The City has a long history of emission reduction and climate change adaptation programs. Some of these initiatives are listed below:

  • Greenhouse Action Plan 2014, which highlighted 70 actions that Council could invest in to reduce emissions. The plan also suggested targets such as replacing traditional energy supply with alternative renewable sourced by 2020.
  • Community Energy Efficiency Program (CEEP) 2014 saw Council invest in major energy efficiency upgrades across four of Councils largest energy consuming sites. Collective outcomes after the completion of the CEEP saw energy use and carbon emissions decrease by almost 32%, and energy costs reduce by almost 25%.
  • Small sites LED upgrade saw LEDs replacing existing lighting across six sites resulting in a combined energy reduction of 20%.
  • Installation of 134 kW of solar PV at Concord Library, City Services Depot and the Civic Centre
  • Implementation of LED lighting at several sporting fields as part of refurbishment and new field activation works
  • In October 2018 Council committed to purchasing 20% of its total electricity consumption from the Moree Solar Farm for 11.5 years commencing 1 July 2019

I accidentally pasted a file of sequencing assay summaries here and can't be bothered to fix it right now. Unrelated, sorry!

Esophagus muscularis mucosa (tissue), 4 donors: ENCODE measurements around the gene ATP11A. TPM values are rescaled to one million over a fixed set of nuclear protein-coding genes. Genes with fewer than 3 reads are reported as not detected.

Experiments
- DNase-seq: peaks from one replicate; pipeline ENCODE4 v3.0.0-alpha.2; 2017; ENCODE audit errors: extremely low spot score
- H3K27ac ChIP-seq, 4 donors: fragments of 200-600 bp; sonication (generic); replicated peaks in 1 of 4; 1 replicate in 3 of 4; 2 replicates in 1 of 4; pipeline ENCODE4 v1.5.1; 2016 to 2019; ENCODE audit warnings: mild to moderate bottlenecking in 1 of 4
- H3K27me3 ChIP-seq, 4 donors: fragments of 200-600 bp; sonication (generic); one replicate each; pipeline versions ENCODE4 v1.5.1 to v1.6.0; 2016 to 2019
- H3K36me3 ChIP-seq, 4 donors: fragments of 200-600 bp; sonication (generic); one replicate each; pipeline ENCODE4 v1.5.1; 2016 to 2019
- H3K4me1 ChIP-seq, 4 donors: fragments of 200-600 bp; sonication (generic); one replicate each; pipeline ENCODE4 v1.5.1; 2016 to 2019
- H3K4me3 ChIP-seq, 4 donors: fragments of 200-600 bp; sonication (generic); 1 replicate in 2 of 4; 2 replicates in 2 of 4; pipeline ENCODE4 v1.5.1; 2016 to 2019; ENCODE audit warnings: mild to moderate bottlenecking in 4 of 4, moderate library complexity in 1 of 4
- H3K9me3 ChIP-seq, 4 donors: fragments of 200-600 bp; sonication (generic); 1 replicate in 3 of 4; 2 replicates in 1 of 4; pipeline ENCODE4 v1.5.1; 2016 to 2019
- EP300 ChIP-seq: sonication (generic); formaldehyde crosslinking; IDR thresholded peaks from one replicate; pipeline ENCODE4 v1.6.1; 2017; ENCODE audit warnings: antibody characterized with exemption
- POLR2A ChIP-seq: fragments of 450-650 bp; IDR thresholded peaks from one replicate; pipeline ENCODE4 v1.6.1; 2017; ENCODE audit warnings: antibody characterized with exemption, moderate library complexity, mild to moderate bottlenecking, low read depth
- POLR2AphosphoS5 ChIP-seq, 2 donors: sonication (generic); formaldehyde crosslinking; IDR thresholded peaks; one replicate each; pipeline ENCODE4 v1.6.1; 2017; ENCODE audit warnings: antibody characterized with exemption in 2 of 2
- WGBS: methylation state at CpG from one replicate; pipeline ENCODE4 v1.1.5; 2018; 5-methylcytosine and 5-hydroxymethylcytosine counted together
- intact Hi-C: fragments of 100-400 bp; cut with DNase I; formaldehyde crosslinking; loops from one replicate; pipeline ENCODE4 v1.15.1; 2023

• Council is participating in the SSROC Residential Road Street Light LED Replacement Program in partnership with Ausgrid. The current spot replacement program will be augmented by an accelerated bulk upgrade program in the short term.
  • Offsetting of emissions from major Council events such as Ferragosto and Concord Carnival

In the Canada Bay community, there has also been a significant increase in emissions reduction by residents installing solar panels on houses and businesses. At the time of development of the ERP, less than 10% of dwellings in the Canada Bay LGA had solar installed, with the total capacity being 8,490 kW as of September 2019. A year later, the solar capacity had improved significantly to 12,321 kW, which is a 45% increase.

Canada Bay Council is one among many leading councils showing that achieving ambitious renewable energy and carbon reduction goals is both feasible and cost-effective. 100% Renewables is proud to have played a role in helping this leader through the development of their Emissions Reduction Plan. We look forward to Canada Bay Council’s continued success in reaching its carbon and renewable energy targets in the coming years.

pdf-iconNet-Zero Case study “Canada Bay Council and Community – Emissions pathway
Start Download

100% Renewables are experts in helping organisations develop their climate action strategies, and supporting the implementation and achievement of ambitious targets. If you need help to develop your Climate Action Strategy, please contact  Barbara or Patrick.

Feel free to use an excerpt of this blog on your own site, newsletter, blog, etc. Just send us a copy or link and include the following text at the end of the excerpt: “This content is reprinted from 100% Renewables Pty Ltd’s blog.